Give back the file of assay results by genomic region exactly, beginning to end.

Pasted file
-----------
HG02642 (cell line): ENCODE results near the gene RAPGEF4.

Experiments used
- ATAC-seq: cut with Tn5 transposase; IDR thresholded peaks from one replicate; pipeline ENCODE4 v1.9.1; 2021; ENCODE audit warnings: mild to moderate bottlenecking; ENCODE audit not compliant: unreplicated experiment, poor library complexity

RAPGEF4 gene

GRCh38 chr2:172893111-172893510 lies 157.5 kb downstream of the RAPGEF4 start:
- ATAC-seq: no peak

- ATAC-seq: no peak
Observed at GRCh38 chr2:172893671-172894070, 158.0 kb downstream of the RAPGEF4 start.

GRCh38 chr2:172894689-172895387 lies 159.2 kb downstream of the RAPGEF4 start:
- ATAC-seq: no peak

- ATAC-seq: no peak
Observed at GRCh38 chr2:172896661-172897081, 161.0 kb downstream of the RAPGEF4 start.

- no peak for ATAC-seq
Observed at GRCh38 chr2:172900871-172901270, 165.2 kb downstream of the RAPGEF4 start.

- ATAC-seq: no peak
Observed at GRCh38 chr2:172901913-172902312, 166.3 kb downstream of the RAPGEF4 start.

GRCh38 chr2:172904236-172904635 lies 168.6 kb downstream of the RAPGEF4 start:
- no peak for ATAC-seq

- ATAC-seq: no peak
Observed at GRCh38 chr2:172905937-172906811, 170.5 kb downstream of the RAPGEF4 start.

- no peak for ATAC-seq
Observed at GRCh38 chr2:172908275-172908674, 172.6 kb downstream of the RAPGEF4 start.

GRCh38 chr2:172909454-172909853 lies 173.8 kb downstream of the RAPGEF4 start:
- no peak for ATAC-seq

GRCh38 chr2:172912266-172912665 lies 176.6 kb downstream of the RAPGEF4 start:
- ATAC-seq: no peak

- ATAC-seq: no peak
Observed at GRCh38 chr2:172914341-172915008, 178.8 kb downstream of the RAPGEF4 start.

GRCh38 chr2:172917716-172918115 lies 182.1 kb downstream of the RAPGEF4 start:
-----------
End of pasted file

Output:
HG02642 (cell line): ENCODE results near the gene RAPGEF4.

Experiments used
- ATAC-seq: cut with Tn5 transposase; IDR thresholded peaks from one replicate; pipeline ENCODE4 v1.9.1; 2021; ENCODE audit warnings: mild to moderate bottlenecking; ENCODE audit not compliant: unreplicated experiment, poor library complexity

RAPGEF4 gene

GRCh38 chr2:172893111-172893510 lies 157.5 kb downstream of the RAPGEF4 start:
- ATAC-seq: no peak

- ATAC-seq: no peak
Observed at GRCh38 chr2:172893671-172894070, 158.0 kb downstream of the RAPGEF4 start.

GRCh38 chr2:172894689-172895387 lies 159.2 kb downstream of the RAPGEF4 start:
- ATAC-seq: no peak

- ATAC-seq: no peak
Observed at GRCh38 chr2:172896661-172897081, 161.0 kb downstream of the RAPGEF4 start.

- no peak for ATAC-seq
Observed at GRCh38 chr2:172900871-172901270, 165.2 kb downstream of the RAPGEF4 start.

- ATAC-seq: no peak
Observed at GRCh38 chr2:172901913-172902312, 166.3 kb downstream of the RAPGEF4 start.

GRCh38 chr2:172904236-172904635 lies 168.6 kb downstream of the RAPGEF4 start:
- no peak for ATAC-seq

- ATAC-seq: no peak
Observed at GRCh38 chr2:172905937-172906811, 170.5 kb downstream of the RAPGEF4 start.

- no peak for ATAC-seq
Observed at GRCh38 chr2:172908275-172908674, 172.6 kb downstream of the RAPGEF4 start.

GRCh38 chr2:172909454-172909853 lies 173.8 kb downstream of the RAPGEF4 start:
- no peak for ATAC-seq

GRCh38 chr2:172912266-172912665 lies 176.6 kb downstream of the RAPGEF4 start:
- ATAC-seq: no peak

- ATAC-seq: no peak
Observed at GRCh38 chr2:172914341-172915008, 178.8 kb downstream of the RAPGEF4 start.

GRCh38 chr2:172917716-172918115 lies 182.1 kb downstream of the RAPGEF4 start: